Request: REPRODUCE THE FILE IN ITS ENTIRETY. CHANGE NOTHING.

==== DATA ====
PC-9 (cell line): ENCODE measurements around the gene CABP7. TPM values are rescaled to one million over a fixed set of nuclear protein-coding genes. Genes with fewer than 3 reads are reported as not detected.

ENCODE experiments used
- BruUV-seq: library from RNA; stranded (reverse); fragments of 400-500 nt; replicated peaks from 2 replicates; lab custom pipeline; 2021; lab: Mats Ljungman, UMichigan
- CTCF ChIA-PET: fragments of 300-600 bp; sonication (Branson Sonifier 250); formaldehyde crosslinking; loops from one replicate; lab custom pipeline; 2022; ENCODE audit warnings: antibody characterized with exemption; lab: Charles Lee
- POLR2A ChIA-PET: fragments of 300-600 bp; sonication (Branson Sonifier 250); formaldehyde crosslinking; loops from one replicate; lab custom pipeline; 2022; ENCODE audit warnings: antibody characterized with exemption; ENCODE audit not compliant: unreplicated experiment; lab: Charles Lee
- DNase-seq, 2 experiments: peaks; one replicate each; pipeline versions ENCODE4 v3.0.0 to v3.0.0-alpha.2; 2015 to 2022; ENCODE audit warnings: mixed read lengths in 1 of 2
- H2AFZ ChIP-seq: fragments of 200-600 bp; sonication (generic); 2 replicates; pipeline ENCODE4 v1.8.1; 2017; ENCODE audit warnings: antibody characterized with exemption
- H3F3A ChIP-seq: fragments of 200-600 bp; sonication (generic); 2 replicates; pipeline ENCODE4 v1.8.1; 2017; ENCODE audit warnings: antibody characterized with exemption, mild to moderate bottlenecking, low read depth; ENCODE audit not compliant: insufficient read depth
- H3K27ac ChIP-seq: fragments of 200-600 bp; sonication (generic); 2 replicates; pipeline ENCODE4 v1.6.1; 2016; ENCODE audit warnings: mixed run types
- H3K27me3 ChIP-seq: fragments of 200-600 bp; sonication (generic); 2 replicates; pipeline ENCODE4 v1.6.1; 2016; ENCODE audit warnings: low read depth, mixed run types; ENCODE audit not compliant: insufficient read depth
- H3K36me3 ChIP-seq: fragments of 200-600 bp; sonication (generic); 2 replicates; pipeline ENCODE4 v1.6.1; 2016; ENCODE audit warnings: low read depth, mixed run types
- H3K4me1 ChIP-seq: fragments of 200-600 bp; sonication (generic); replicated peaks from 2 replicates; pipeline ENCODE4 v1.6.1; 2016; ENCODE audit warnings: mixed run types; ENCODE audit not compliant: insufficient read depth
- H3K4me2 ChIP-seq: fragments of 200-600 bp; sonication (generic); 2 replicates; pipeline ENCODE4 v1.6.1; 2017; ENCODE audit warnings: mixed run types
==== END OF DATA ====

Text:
PC-9 (cell line): ENCODE measurements around the gene CABP7. TPM values are rescaled to one million over a fixed set of nuclear protein-coding genes. Genes with fewer than 3 reads are reported as not detected.

ENCODE experiments used
- BruUV-seq: library from RNA; stranded (reverse); fragments of 400-500 nt; replicated peaks from 2 replicates; lab custom pipeline; 2021; lab: Mats Ljungman, UMichigan
- CTCF ChIA-PET: fragments of 300-600 bp; sonication (Branson Sonifier 250); formaldehyde crosslinking; loops from one replicate; lab custom pipeline; 2022; ENCODE audit warnings: antibody characterized with exemption; lab: Charles Lee
- POLR2A ChIA-PET: fragments of 300-600 bp; sonication (Branson Sonifier 250); formaldehyde crosslinking; loops from one replicate; lab custom pipeline; 2022; ENCODE audit warnings: antibody characterized with exemption; ENCODE audit not compliant: unreplicated experiment; lab: Charles Lee
- DNase-seq, 2 experiments: peaks; one replicate each; pipeline versions ENCODE4 v3.0.0 to v3.0.0-alpha.2; 2015 to 2022; ENCODE audit warnings: mixed read lengths in 1 of 2
- H2AFZ ChIP-seq: fragments of 200-600 bp; sonication (generic); 2 replicates; pipeline ENCODE4 v1.8.1; 2017; ENCODE audit warnings: antibody characterized with exemption
- H3F3A ChIP-seq: fragments of 200-600 bp; sonication (generic); 2 replicates; pipeline ENCODE4 v1.8.1; 2017; ENCODE audit warnings: antibody characterized with exemption, mild to moderate bottlenecking, low read depth; ENCODE audit not compliant: insufficient read depth
- H3K27ac ChIP-seq: fragments of 200-600 bp; sonication (generic); 2 replicates; pipeline ENCODE4 v1.6.1; 2016; ENCODE audit warnings: mixed run types
- H3K27me3 ChIP-seq: fragments of 200-600 bp; sonication (generic); 2 replicates; pipeline ENCODE4 v1.6.1; 2016; ENCODE audit warnings: low read depth, mixed run types; ENCODE audit not compliant: insufficient read depth
- H3K36me3 ChIP-seq: fragments of 200-600 bp; sonication (generic); 2 replicates; pipeline ENCODE4 v1.6.1; 2016; ENCODE audit warnings: low read depth, mixed run types
- H3K4me1 ChIP-seq: fragments of 200-600 bp; sonication (generic); replicated peaks from 2 replicates; pipeline ENCODE4 v1.6.1; 2016; ENCODE audit warnings: mixed run types; ENCODE audit not compliant: insufficient read depth
- H3K4me2 ChIP-seq: fragments of 200-600 bp; sonication (generic); 2 replicates; pipeline ENCODE4 v1.6.1; 2017; ENCODE audit warnings: mixed run types